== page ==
Hong Kong newspaper prints 500,000 copies in face of Chinese crackdown

Hong Kong newspaper Apple Daily printed 500,000 copies on Friday, five times more than usual, a day after Chinese authorities arrested five editors and executives for allegedly conspiring with foreign governments to endanger national security, according to The Associated Press.

The front page prominently featured images of the editors and executives handcuffed and led away by police.

Members of other media outlets were invited to watch the Friday edition roll off the presses, and Hong Kong residents stood in line to buy the pro-democracy paper, some specifically to protest the arrests.

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“There are lots of injustices in Hong Kong already. I think there are a lot of things we cannot do anymore,” Lisa Cheung told the AP. “Buying a copy is all what we can do. When the law cannot protect Hong Kong people anymore, we are only left to do what we can.”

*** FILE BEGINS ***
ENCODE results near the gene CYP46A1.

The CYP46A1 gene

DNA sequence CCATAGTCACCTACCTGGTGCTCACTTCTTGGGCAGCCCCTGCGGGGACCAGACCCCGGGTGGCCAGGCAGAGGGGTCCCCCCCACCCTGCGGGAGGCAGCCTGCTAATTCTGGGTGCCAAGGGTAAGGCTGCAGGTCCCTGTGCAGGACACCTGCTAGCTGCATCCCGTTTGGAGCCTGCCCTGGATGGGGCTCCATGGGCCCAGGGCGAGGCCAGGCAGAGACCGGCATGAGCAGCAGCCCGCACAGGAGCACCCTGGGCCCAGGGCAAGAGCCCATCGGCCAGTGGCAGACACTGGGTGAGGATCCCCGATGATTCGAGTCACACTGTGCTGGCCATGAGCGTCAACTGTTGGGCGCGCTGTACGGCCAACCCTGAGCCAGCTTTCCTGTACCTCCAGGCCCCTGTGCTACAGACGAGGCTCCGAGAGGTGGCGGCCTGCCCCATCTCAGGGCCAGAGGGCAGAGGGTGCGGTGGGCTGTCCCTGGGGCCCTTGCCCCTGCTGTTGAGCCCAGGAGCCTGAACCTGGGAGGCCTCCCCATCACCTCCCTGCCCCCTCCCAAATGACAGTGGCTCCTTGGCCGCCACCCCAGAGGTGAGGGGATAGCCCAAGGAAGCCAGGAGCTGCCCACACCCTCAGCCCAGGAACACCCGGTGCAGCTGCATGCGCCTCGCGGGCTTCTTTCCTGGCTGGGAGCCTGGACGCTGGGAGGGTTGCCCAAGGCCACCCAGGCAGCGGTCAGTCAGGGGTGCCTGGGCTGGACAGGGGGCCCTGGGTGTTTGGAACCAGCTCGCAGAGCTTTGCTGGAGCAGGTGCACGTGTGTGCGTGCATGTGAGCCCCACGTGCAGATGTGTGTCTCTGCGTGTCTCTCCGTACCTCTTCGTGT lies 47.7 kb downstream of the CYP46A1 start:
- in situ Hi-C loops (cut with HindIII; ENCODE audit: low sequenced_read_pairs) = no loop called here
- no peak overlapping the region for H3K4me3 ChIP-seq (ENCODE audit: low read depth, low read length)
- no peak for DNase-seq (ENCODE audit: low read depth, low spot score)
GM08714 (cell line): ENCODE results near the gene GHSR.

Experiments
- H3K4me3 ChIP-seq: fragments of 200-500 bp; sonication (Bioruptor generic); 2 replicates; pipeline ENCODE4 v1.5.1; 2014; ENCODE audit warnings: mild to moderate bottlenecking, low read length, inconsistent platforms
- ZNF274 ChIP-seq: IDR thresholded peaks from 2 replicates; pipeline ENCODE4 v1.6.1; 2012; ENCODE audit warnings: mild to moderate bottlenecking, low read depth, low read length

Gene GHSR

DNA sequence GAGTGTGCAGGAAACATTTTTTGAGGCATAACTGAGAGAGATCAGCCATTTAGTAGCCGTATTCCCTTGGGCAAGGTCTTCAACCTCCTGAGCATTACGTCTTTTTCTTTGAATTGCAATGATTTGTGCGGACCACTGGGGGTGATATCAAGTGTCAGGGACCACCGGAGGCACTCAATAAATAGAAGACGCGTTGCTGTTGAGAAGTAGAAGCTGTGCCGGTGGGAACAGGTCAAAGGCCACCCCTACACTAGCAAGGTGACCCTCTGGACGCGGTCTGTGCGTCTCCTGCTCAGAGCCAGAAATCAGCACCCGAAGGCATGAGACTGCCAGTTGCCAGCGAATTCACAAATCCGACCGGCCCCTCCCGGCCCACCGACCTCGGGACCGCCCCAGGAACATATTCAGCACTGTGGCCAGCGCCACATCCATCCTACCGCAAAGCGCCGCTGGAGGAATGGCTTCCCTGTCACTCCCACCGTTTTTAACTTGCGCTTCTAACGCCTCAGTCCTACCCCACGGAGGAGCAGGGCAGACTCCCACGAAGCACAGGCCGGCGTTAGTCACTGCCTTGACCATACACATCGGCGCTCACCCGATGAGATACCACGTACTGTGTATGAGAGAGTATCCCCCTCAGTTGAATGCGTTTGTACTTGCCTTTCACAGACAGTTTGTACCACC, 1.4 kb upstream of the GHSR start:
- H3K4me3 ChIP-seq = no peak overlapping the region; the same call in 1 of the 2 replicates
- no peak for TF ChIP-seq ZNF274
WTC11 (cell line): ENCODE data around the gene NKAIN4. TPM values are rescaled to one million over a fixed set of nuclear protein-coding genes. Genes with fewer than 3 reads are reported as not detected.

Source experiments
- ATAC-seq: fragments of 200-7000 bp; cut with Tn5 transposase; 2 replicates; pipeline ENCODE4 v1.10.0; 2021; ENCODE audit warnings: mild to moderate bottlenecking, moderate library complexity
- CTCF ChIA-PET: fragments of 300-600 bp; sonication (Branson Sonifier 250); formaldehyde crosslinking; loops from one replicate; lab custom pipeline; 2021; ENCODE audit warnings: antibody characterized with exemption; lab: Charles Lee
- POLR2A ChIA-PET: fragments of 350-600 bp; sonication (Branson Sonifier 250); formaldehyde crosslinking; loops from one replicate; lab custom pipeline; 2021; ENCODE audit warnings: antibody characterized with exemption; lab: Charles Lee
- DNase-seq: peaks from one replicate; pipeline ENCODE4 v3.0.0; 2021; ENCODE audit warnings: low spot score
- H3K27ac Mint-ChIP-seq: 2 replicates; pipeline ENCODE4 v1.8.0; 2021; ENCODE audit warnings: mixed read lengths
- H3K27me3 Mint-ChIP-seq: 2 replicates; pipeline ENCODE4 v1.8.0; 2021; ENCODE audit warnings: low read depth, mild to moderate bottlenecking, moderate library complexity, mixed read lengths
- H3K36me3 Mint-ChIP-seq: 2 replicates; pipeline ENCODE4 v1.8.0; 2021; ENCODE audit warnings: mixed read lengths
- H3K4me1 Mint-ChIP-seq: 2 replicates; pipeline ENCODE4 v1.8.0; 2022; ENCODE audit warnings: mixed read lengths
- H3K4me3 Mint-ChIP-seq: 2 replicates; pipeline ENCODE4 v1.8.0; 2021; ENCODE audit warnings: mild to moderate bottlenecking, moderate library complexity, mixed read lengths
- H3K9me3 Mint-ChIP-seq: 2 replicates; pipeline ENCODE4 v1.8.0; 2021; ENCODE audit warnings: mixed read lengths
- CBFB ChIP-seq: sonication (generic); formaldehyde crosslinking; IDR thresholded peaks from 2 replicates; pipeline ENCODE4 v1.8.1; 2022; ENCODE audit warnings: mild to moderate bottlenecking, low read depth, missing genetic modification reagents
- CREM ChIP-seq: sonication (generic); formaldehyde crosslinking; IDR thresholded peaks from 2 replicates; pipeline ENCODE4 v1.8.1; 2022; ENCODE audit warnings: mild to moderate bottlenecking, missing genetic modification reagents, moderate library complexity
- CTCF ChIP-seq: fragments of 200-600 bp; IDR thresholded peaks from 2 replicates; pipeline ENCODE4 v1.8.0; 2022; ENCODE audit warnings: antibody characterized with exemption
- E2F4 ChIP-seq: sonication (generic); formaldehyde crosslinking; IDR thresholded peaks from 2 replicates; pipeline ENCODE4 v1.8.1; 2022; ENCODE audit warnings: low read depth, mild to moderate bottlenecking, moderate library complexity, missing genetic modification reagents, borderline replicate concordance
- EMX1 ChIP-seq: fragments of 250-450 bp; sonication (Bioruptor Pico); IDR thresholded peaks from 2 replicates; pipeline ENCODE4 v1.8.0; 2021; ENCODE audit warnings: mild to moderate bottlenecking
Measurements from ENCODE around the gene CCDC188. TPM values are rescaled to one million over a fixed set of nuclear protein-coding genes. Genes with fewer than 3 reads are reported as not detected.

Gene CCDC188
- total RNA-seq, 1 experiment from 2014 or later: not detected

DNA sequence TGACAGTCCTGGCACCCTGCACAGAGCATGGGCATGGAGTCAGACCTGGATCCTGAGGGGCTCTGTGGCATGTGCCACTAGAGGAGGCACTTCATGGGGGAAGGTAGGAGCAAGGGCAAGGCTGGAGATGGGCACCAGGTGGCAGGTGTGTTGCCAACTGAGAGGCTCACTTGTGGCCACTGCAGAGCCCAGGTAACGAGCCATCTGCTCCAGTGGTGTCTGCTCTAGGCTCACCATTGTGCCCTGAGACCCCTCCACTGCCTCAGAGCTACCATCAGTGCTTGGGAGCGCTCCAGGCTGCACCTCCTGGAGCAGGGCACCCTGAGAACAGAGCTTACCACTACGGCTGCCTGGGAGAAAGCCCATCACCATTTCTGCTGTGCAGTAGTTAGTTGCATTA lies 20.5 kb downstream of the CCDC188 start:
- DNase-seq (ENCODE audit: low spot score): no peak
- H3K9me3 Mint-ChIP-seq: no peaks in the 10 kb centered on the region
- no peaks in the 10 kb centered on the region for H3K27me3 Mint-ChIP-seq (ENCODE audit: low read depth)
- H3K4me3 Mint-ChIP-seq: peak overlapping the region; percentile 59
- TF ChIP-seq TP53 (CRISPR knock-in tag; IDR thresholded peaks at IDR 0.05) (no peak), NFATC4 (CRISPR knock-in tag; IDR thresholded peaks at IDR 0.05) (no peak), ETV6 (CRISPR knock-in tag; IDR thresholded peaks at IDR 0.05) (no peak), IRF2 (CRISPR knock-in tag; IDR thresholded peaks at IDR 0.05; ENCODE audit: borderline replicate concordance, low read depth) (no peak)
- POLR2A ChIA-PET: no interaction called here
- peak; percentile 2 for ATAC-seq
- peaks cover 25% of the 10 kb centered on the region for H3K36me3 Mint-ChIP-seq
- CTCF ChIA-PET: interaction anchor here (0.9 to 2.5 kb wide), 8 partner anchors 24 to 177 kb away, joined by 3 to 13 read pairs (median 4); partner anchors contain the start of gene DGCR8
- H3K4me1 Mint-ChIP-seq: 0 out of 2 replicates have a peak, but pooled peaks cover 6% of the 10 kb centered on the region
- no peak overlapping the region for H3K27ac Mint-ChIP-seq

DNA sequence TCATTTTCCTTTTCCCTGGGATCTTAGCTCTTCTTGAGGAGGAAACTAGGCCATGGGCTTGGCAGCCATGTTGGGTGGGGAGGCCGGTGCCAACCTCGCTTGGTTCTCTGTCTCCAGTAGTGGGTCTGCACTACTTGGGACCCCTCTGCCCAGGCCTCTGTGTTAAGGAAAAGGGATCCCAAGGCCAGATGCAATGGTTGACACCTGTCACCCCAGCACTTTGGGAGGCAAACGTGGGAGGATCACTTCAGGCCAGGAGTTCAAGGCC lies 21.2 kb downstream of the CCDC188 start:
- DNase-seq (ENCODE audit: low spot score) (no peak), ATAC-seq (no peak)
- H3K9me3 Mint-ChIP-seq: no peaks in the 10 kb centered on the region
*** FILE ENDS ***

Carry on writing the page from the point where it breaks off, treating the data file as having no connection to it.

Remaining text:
Chinese authorities on Friday charged two of those arrested under a national security law imposed in the wake of massive pro-democracy protests that rocked Hong Kong in 2019.

It was the first time, the AP said, the law has been used to directly target a media outlet.

Authorities would not name the men, but the South China Morning Post newspaper said they were Apply Daily’s chief editor Ryan Law and Cheung Kim-hung, the CEO of Apple Daily’s publisher Next Digital. They are expected to appear in court Saturday.

After the raid and arrests, Security Minister John Lee threatened other journalists, saying any media “in cahoots” with the Apple Daily would pay a price.

Thursday’s arrests came a month after Chinese authorities sentenced the founder of Apple Daily, Jimmy Lai, to 14 months in prison for helping organize an unauthorized October 2019 pro-democracy rally in Hong Kong.

A month prior, they sentenced him to a separate 14-month term for attending and organizing an August 2019 demonstration.